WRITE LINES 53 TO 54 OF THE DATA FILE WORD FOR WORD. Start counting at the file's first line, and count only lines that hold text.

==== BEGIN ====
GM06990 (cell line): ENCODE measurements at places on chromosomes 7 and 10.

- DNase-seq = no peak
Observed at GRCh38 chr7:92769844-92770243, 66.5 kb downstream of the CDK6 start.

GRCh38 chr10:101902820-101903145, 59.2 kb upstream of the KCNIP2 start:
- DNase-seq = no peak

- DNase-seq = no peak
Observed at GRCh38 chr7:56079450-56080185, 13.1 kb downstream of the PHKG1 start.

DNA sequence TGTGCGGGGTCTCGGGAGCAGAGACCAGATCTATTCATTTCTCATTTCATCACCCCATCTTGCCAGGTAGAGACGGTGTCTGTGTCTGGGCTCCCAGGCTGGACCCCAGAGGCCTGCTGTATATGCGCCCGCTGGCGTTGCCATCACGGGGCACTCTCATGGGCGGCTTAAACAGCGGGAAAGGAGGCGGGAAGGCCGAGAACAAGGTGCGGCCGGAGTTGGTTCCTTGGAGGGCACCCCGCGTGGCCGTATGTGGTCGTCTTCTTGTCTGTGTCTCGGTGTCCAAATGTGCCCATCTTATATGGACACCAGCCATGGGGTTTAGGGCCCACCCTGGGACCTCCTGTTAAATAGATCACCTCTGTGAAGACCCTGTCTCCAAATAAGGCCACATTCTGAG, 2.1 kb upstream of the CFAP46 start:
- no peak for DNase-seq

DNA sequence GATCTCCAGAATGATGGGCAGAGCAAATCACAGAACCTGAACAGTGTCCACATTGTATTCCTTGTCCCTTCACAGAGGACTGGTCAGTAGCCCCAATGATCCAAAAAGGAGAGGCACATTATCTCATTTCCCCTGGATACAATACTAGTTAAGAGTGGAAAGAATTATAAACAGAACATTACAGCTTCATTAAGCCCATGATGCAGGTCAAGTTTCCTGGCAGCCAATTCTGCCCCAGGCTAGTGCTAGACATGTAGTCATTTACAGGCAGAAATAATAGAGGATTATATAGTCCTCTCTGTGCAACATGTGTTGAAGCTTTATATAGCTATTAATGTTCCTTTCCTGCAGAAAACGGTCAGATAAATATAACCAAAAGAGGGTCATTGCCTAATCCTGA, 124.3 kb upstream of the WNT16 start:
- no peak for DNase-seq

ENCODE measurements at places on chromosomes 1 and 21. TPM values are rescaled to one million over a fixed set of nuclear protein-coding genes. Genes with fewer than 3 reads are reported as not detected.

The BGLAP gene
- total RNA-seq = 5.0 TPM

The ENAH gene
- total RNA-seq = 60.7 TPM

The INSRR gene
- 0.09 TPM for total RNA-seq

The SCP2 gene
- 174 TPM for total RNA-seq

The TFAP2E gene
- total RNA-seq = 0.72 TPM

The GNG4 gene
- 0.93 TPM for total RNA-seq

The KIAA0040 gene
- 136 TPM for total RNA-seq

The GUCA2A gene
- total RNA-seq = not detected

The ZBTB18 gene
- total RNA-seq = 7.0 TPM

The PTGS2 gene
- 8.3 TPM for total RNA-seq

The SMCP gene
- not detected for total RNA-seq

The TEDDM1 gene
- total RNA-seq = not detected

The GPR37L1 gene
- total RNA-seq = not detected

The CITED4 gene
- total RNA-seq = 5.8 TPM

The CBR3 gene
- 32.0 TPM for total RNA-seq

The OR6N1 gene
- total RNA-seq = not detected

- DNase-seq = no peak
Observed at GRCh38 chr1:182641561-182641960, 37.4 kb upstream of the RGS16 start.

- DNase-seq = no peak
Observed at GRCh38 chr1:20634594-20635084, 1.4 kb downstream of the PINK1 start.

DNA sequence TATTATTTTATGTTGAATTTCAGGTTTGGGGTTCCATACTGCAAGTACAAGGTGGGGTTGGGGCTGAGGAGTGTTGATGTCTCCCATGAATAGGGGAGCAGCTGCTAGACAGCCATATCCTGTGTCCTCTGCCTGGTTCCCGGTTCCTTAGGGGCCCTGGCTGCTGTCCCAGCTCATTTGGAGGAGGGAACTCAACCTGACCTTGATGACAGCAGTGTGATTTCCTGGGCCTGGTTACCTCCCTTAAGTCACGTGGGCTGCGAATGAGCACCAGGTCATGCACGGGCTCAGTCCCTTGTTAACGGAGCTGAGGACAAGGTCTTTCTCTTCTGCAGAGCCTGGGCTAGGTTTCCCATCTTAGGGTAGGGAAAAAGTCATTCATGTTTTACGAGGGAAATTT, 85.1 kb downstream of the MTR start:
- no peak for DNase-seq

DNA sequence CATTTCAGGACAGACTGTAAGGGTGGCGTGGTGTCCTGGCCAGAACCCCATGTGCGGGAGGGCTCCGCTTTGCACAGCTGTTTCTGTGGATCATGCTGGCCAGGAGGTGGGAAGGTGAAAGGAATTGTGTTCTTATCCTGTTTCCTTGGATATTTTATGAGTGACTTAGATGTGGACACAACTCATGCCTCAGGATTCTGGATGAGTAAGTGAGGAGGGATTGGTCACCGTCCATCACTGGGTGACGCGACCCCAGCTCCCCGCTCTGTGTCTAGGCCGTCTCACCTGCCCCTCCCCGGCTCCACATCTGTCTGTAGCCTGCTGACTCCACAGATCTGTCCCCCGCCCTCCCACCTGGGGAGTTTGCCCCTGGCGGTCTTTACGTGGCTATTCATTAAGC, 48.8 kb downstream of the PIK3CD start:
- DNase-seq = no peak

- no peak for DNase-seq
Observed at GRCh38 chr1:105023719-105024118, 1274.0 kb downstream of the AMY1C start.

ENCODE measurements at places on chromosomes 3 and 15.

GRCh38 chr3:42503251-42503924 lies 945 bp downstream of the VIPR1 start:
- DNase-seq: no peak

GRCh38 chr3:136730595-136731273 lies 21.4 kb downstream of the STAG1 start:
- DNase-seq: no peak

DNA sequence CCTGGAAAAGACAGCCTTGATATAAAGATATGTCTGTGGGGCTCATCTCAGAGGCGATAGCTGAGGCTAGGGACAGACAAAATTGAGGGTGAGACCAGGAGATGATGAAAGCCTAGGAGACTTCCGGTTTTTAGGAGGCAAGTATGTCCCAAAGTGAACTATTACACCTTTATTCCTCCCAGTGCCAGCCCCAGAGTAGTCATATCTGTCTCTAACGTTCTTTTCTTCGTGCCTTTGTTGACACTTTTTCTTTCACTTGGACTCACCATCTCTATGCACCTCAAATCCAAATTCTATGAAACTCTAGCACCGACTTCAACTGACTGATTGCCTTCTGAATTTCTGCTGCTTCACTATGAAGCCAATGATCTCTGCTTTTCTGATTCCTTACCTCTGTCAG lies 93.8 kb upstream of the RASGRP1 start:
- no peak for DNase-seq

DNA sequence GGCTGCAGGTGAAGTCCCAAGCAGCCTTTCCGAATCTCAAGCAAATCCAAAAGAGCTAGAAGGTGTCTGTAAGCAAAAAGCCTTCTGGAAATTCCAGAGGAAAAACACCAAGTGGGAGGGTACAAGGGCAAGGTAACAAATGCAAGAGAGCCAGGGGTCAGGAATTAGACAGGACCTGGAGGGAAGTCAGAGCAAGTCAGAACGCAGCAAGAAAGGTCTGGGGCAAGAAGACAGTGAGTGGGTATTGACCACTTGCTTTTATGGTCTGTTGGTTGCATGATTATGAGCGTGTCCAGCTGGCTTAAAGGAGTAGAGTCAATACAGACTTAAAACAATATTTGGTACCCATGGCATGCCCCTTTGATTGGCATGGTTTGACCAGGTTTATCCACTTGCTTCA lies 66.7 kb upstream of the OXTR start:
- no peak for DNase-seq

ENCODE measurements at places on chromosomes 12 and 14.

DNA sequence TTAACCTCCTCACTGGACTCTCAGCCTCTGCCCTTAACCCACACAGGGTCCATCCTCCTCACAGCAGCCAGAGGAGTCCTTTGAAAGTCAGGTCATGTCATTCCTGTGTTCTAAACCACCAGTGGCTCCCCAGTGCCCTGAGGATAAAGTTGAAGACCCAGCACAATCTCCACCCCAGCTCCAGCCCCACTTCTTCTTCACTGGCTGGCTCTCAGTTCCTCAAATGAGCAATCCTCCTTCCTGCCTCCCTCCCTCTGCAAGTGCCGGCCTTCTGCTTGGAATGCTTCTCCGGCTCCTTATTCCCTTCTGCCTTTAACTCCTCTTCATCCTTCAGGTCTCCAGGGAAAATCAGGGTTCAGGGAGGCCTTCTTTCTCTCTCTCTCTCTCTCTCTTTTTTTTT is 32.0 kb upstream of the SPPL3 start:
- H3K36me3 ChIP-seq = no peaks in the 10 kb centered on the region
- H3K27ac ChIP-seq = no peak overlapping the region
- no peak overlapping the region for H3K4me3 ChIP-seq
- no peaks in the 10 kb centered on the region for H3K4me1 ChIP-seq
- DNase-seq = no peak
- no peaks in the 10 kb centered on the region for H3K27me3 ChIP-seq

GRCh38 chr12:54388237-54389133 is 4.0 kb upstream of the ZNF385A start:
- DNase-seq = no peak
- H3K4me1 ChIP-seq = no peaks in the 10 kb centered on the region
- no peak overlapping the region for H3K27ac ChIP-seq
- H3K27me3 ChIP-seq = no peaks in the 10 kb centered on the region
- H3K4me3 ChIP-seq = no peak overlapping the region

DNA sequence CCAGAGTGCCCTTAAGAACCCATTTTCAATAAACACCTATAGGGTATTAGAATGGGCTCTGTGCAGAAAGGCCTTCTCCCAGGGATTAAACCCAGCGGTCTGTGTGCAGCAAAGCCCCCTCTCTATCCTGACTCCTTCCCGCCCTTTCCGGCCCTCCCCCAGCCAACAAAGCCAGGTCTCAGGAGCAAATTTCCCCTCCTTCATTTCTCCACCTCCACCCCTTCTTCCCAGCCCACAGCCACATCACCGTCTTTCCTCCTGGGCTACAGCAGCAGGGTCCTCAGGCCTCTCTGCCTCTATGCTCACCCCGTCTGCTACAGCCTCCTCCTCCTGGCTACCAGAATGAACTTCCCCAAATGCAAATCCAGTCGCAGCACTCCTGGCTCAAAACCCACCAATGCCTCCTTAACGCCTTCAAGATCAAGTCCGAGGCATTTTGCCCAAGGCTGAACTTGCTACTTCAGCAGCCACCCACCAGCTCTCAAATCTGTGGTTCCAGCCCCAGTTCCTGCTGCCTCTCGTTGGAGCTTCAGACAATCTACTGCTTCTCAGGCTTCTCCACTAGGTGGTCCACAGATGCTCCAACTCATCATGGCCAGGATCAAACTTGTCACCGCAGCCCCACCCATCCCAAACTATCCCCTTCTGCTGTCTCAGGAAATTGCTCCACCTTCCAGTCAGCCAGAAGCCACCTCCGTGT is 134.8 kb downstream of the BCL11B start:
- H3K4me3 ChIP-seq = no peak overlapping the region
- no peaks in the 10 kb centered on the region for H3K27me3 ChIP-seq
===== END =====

- no peak for DNase-seq
Observed at GRCh38 chr1:105023719-105024118, 1274.0 kb downstream of the AMY1C start.